Thanks a lot.

Best regards.

Luis Navarro
Looking for 700
Math Expert
Joined: 02 Sep 2009
Posts: 52296
Re: M08-13  [#permalink]

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10 Jul 2015, 01:10
1
luisnavarro wrote:
Bunuel wrote:
Official Solution:

If the farmer sells 75 of his chickens, his stock of feed will last for 20 more days than planned, but if he buys 100 more chickens, he will run out of feed 15 days earlier than planned. If no chickens are sold or bought, the farmer will be exactly on schedule. How many chickens does the farmer have?

A. 60
B. 120
C. 240
D. 275
E. 300

Let $$V$$ denote the volume of feed one chicken consumes per day. Then the total volume of feed in stock will be $$V*D*C$$ where $$D$$ is the number of days the feed will last if the number of chickens does not change and $$C$$ is the current number of chickens. From the question it follows that
$$V(D + 20)(C - 75) = VDC$$
$$V(D - 15)(C + 100) = VDC$$

The first equation simplifies to $$20C - 75D = 1500$$. The second equation simplifies to $$(-15)C + 100D = 1500$$. After dividing everything by 5 we get the linear system:
$$4C - 15D = 300$$
$$(-3)C + 20D = 300$$

Solving it we get $$C = 300$$, $$D = 60$$.

Answer: E

Hi Bunuel,

Initially I tried to solve with direct proportion formula (Rate x Number = Total Days), but finally equations results in this: (D + 20)/(C - 75) = (D - 15)/(C + 100) . Why does this formula does not work? Is it because is for direct proportionality and in this case the problem is for INdirect proportionality? I am confused, could you help me?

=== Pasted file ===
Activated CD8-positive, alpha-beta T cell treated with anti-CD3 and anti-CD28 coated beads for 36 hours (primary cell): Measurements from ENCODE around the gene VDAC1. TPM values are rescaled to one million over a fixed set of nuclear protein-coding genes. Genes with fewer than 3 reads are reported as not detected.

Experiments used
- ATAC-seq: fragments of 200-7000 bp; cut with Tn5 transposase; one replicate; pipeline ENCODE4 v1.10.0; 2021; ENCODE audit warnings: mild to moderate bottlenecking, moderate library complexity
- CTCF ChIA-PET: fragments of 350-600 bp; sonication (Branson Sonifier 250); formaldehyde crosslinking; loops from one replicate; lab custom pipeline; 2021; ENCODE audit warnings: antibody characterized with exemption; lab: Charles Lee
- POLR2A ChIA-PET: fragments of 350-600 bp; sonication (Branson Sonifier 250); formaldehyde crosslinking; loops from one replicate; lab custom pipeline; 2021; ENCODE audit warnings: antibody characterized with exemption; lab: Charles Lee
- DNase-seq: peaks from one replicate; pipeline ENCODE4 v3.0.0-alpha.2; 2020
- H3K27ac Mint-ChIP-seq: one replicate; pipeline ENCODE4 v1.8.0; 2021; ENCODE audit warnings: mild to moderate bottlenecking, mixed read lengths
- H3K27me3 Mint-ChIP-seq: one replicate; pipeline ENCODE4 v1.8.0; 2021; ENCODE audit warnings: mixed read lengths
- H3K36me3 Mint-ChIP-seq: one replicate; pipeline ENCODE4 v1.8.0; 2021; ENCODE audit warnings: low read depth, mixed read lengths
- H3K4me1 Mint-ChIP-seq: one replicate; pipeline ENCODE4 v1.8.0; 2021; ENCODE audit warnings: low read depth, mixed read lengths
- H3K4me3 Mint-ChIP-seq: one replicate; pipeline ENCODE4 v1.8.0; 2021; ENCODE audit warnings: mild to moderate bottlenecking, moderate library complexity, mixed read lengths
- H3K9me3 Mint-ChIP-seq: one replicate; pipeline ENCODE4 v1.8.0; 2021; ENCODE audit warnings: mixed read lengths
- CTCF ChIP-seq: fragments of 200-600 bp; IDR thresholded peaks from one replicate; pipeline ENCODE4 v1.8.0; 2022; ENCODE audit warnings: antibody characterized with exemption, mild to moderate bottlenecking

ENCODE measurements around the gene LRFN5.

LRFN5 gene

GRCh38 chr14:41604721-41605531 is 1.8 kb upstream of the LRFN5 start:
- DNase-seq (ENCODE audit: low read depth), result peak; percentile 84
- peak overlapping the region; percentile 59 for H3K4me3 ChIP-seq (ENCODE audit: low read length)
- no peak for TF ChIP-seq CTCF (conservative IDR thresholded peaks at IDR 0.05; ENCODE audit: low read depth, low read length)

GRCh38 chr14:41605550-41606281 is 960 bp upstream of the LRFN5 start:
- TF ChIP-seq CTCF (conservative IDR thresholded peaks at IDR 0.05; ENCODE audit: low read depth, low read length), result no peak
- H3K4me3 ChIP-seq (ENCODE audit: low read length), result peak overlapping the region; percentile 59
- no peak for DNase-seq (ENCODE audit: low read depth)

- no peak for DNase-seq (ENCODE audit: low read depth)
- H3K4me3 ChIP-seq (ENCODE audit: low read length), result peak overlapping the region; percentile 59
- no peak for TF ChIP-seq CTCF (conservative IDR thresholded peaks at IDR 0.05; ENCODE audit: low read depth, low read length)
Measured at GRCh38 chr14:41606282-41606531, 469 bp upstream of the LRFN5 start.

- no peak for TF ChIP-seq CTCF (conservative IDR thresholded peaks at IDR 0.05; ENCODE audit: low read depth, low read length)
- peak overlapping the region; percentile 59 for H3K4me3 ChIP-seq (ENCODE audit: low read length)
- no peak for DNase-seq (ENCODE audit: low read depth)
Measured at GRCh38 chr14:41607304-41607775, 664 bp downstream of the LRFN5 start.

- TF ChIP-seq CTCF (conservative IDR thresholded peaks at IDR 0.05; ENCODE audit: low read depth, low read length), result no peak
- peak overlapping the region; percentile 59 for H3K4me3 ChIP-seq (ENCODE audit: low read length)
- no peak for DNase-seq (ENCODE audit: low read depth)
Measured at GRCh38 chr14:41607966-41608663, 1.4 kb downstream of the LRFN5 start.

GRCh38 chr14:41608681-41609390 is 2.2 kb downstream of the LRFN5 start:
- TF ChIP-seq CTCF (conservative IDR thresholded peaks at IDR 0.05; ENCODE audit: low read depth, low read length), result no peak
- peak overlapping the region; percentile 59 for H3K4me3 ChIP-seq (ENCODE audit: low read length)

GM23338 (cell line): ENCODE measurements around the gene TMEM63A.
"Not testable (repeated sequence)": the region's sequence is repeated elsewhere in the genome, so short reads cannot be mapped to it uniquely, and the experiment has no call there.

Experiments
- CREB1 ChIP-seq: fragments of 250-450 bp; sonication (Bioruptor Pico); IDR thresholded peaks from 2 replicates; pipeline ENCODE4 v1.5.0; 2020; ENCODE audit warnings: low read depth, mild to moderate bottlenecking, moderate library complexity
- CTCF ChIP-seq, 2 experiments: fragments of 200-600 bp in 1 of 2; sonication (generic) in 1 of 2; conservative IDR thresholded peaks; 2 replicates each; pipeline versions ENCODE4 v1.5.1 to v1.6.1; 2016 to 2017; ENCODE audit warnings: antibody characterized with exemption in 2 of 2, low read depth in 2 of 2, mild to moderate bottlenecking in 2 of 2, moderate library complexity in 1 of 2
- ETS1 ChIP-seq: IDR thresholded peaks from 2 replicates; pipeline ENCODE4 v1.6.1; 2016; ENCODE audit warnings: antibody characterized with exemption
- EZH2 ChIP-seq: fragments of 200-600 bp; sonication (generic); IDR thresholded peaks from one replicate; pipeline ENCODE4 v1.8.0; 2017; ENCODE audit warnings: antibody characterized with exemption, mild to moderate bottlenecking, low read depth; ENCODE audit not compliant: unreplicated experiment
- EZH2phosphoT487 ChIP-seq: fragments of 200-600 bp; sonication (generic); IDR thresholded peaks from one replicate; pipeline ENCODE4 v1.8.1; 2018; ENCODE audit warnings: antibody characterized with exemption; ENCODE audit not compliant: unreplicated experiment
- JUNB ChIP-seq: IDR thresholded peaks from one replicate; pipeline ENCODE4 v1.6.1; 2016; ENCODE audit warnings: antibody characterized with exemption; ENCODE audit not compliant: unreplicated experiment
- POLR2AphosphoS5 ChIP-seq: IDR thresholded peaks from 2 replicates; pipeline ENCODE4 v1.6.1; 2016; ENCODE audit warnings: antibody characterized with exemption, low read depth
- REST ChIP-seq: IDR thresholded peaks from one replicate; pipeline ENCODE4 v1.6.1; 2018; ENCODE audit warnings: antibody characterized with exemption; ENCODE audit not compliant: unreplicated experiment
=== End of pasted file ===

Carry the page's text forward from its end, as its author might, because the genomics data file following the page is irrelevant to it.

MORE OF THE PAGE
Thanks a lot.

Best regards.

Luis Navarro
Looking for 700

Check here: if-the-farmer-sells-75-of-his-chickens-his-stock-of-feed-85752.html

Hope it helps.
_________________
Current Student
Joined: 10 Feb 2015
Posts: 77
Location: United States
Concentration: Strategy, General Management
Schools: Duke '20 (A)
GMAT 1: 760 Q50 V42
GPA: 3.7
WE: Engineering (Energy and Utilities)
M08-13  [#permalink]

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11 Nov 2016, 20:15
Bunuel
Great question!! I think it is necessary to include that daily feed is the same quantity for every chicken.
Intern
Joined: 28 Apr 2016
Posts: 20
Re: M08-13  [#permalink]

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26 Mar 2017, 03:48
I solved this but spent lots of time. Isnt there any short cut of these kind of problems?
Intern
Joined: 22 Jul 2011
Posts: 21
Location: Bulgaria
Re: M08-13  [#permalink]

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23 Apr 2017, 00:51
When you solve for the two simplified linear equations and you get C+5D = 600, how do you actually solve the equation with the two unknowns, C and D? Do you start plugging in from the possible answers?
Intern
Joined: 07 Jan 2017
Posts: 19
Location: India
Concentration: Other, Other
Schools: UConn"19
WE: Medicine and Health (Pharmaceuticals and Biotech)
Re: M08-13  [#permalink]

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16 Aug 2017, 20:17
simply solve the the two eqn C+5D=600 and 4C-15D=300 and find the values for C.
Intern
Joined: 22 Jun 2014
Posts: 21
GMAT 1: 560 Q44 V24
GMAT 2: 660 Q49 V31
GPA: 2.5
Re M08-13  [#permalink]

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31 Oct 2018, 08:41
I think this is a high-quality question and I agree with explanation.
Re M08-13 &nbs [#permalink] 31 Oct 2018, 08:41
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# M08-13